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YEAR IN REVIEW: Top stories for 2018

​The Gazette takes a look back at some of the top stories for the Queen's community over the past year.

[2018 Year in Review]
It was another exciting year for Queen's with appointments, achievements, and the opening of a new building on campus that will act as a powerful catalyst for growth and change in the lives of students and faculty. (University Communications) 

As 2018 comes to an end, it’s time to look back at the stories, events, and people at Queen’s who grabbed our attention over the past 12 months

Looking back it is clear that 2018 was a year of building upon the momentum initiated in 2017 in important areas such as diversity and inclusion and reconciliation, faculty renewal, and the ongoing modernization of our campus. 2018 also saw a number of changes in key positions at the university.


Principal and Vice-Chancellor Daniel Woolf has led the way for Queen’s for the past 10 years and with his second term nearing its conclusion the university announced that Patrick Deane will be 21st principal and vice-chancellor of Queen’s University. Currently president of McMaster University, Dr. Deane has deep roots at Queen’s, having served as vice-principal (Academic) from 2005 to 2010. He will officially take office on July 1, 2019.

Most Viewed Articles for 2018
1. Queen’s announces appointment of 21st Principal and Vice-Chancellor – 6,736 views
2. Innovation and Wellness Centre gets a new name – 4,222 views
3. Mitchell Hall ready to open its doors – 4,081
4. New Vice-Principal (Advancement) and Interim Vice-Principal (Research) appointed – 3,930
5. Planning underway to welcome students for fall term – 3,482
The most viewed article for 2018 was the announcement of the dates for Homecoming 2018. The article received an incredible 31,546 views, primarily in the weeks leading up to the event.

While not exactly a new face, Tom Harris took up a new position when he was appointed interim provost and vice-chancellor as of July 1, 2018. Dr. Harris had served as vice-principal (Advancement) from 2010 to 2018 and succeeded Benoit-Antoine Bacon who left Queen’s to become president of Carleton University.

At Summerhill, Karen Bertrand was appointed vice-principal (Advancement), also effective July 1. She joined Queen’s from Guelph University where she was associate vice-president, Major Gift Advancement.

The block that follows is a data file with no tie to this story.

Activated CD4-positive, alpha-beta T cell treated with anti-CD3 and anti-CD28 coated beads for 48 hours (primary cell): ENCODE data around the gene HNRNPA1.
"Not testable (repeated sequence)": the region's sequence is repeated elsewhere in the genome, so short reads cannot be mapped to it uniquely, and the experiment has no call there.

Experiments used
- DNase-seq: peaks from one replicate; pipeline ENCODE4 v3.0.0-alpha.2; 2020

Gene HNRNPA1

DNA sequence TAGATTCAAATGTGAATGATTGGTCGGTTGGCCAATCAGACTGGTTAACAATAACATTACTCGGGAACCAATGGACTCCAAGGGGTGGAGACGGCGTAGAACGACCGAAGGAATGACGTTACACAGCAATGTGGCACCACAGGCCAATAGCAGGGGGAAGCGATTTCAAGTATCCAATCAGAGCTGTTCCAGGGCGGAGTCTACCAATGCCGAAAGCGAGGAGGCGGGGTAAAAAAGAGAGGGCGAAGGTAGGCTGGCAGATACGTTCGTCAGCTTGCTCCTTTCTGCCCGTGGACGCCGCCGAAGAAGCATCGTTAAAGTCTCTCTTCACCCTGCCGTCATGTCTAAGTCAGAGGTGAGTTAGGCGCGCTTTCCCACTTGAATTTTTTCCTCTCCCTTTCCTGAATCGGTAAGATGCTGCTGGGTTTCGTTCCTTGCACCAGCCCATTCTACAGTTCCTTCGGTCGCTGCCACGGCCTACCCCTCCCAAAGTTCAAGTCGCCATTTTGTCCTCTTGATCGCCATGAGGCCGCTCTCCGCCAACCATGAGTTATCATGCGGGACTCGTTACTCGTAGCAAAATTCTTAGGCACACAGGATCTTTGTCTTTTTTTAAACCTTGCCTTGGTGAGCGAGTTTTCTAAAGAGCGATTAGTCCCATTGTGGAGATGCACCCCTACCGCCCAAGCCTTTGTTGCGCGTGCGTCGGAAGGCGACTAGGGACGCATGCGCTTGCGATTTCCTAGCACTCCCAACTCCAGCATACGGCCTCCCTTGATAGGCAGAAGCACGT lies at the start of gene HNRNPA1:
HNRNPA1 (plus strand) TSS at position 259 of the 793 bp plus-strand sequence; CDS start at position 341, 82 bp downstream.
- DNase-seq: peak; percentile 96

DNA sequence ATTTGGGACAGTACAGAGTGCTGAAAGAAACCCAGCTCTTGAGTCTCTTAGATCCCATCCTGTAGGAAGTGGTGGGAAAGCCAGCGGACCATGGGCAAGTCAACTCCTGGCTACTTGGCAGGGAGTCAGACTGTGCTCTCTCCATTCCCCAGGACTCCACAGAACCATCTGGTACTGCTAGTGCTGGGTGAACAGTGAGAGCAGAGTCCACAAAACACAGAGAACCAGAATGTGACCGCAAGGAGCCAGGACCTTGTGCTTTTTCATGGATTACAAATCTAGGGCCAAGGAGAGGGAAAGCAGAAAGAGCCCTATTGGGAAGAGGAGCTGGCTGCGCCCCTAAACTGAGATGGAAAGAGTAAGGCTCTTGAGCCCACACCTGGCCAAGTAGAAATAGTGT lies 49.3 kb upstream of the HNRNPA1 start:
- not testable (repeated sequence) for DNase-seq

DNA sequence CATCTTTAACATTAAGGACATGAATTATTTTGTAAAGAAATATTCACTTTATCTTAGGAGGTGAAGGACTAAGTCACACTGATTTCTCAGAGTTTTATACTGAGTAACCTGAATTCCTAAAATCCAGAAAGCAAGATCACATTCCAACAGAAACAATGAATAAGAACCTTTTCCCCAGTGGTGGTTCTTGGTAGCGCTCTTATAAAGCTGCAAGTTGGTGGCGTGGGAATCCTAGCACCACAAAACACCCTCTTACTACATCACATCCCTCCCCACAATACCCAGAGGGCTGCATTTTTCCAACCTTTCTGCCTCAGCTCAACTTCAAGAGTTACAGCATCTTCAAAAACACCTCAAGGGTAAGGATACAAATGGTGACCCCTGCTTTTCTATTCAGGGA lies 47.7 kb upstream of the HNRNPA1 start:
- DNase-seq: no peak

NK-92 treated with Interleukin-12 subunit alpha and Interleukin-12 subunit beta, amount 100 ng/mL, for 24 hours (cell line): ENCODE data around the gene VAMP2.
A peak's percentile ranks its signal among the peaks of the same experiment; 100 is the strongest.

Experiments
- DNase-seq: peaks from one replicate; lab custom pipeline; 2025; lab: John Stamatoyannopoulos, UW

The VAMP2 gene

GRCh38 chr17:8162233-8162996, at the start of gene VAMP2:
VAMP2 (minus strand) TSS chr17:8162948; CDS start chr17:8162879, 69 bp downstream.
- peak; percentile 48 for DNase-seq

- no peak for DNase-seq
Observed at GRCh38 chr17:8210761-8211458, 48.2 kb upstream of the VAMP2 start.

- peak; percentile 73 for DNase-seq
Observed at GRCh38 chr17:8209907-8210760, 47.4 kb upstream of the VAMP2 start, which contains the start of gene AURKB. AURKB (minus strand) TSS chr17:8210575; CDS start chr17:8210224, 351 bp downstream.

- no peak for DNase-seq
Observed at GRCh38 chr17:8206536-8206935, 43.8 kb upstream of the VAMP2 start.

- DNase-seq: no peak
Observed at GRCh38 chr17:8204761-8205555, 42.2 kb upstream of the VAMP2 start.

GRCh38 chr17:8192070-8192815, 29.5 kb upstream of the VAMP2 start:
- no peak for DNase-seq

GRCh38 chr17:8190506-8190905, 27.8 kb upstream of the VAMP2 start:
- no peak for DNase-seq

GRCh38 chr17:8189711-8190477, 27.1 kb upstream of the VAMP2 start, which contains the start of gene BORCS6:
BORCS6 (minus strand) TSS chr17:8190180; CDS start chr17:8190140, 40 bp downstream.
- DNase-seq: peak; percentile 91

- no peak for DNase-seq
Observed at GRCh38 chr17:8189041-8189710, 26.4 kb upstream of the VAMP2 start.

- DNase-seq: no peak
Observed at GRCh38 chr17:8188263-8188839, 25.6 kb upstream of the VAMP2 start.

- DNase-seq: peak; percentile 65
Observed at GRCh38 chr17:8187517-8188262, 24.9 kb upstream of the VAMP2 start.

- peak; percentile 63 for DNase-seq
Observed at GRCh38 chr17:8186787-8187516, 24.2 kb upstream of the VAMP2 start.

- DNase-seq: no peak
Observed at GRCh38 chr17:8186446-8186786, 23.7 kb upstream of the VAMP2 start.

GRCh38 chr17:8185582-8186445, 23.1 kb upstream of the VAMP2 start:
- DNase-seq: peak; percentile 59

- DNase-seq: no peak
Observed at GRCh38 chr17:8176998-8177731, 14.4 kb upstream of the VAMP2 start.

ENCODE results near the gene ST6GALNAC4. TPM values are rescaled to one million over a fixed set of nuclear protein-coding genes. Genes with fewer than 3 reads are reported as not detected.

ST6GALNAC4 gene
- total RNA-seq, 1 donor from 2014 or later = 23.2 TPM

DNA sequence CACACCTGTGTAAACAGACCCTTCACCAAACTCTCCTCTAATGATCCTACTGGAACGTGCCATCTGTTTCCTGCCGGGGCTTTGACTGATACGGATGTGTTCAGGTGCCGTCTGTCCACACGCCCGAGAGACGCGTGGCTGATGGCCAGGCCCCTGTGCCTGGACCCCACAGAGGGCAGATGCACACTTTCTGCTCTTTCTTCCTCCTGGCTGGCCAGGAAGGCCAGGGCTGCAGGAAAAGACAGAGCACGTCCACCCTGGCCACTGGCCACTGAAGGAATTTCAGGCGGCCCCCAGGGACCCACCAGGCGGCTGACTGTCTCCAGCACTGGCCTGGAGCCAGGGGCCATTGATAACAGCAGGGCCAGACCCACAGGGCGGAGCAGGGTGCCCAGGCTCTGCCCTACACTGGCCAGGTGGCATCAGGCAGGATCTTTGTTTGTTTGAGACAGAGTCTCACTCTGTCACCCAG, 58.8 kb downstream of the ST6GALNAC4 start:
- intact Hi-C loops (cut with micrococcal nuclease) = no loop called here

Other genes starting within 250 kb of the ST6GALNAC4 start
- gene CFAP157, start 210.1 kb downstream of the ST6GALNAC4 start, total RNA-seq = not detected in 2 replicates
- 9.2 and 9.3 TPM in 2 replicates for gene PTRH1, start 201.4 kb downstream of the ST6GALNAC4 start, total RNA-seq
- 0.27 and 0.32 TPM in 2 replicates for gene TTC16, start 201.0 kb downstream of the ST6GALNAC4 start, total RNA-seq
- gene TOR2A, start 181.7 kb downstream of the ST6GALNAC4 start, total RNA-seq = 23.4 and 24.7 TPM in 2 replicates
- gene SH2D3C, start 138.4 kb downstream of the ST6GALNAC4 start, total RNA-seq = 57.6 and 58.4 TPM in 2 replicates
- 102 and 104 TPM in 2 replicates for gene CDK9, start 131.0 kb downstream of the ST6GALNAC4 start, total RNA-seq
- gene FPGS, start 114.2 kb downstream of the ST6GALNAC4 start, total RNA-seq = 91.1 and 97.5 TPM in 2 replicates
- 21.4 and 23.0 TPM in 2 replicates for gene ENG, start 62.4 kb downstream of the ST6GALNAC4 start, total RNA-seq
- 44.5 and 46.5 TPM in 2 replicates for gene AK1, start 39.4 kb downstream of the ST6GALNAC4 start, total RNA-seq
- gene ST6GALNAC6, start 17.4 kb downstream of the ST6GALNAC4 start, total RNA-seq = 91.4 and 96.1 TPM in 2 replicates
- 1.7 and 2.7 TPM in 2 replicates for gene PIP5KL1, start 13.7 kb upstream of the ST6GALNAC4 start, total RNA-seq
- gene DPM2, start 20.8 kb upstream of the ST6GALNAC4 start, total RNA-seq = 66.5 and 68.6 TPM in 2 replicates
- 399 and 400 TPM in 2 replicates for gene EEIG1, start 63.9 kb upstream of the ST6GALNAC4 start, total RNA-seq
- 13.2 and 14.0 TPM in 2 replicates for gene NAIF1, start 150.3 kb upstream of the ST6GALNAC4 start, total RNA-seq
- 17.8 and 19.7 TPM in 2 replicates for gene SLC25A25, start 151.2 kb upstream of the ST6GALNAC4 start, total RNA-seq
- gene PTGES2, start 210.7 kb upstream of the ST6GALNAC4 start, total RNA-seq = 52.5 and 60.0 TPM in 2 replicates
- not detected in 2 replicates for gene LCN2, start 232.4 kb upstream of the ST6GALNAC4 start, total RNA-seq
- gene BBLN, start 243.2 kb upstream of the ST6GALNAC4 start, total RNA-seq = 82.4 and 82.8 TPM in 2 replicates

On the same day, the university also announced the appointment of Kimberly Woodhouse as Interim Vice-Principal (Research). A professor in the Faculty of Engineering and Applied Science, Dr. Woodhouse recently served as dean of that faculty for two five-year terms from 2007 to 2017.

Elsewhere on campus, Fahim Quadir was appointed vice-provost and dean of the School of Graduate Studies.  Dr. Quadir arrived on July 1 from York University where he was interim dean and associate vice-president graduate in the Faculty of Graduate Studies. 

In November, Kanonhsyonne (Janice Hill) and Stephanie Simpson accepted the inaugural positions of associate vice-principal (Indigenous Initiatives and Reconciliation) and associate vice-principal (Human Rights, Equity and Inclusion), respectively. The new positions are an integral step in the university’s commitment to inclusion and reconciliation.

The university also continued its faculty renewal plan, started in 2017, with the goal of hiring 200 new faculty members over a five-year period, with approximately 50 of these positions being net new hires.

The Gazette highlighted a number of these new faces through a series of interview called “Introducing our new faculty members.” Among those featured were: Ricard Gil (Smith School of Business); Beata Batorowicz is a faculty member in the (Rehabilitation Therapy)Lindsay Fitzpatrick (Chemical Engineering); Mohamed Khimji (Law); Thomas Rotter (Healthcare Quality); Ravi Prakash (Electrical and Computer Engineering); Anne Duffy (Psychiatry); Kristy Timmons (Education); and Felicia Magpantay (Mathematics and Statistics).

Supporting Queen’s commitment to diversity and inclusion, faculty renewal enables the university to increase representation from equity-seeking groups such as women, people with disabilities, Indigenous Peoples, and racialized individuals, while at the same time building on Queen’s current areas of research strength.